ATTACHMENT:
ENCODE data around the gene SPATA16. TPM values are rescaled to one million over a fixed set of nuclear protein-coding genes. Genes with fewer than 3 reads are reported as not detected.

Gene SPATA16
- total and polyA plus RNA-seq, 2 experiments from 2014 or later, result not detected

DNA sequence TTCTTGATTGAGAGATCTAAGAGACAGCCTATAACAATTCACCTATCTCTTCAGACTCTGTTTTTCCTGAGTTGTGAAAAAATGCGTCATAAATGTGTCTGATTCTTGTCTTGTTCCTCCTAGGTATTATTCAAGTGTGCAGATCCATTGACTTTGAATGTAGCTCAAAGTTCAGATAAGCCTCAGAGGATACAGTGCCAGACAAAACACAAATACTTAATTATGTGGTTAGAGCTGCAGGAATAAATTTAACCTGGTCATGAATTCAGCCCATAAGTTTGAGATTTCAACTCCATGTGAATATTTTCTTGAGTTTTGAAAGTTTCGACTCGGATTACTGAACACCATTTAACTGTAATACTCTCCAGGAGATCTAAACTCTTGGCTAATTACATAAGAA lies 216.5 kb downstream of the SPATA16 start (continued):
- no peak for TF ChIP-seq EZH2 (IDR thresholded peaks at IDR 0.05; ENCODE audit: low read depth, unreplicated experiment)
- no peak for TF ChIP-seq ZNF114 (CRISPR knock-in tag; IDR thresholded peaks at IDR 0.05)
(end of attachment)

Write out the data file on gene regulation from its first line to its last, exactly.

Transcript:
ENCODE data around the gene SPATA16. TPM values are rescaled to one million over a fixed set of nuclear protein-coding genes. Genes with fewer than 3 reads are reported as not detected.

Gene SPATA16
- total and polyA plus RNA-seq, 2 experiments from 2014 or later, result not detected

DNA sequence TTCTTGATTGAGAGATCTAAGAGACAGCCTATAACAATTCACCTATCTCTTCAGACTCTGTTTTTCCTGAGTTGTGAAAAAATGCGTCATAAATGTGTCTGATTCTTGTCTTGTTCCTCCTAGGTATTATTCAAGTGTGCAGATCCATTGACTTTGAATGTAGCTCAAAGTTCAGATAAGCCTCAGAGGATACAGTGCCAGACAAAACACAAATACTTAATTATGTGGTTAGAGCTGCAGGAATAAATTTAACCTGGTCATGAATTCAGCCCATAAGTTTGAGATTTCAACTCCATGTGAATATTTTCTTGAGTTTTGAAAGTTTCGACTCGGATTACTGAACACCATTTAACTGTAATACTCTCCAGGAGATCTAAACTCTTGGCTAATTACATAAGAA lies 216.5 kb downstream of the SPATA16 start (continued):
- no peak for TF ChIP-seq EZH2 (IDR thresholded peaks at IDR 0.05; ENCODE audit: low read depth, unreplicated experiment)
- no peak for TF ChIP-seq ZNF114 (CRISPR knock-in tag; IDR thresholded peaks at IDR 0.05)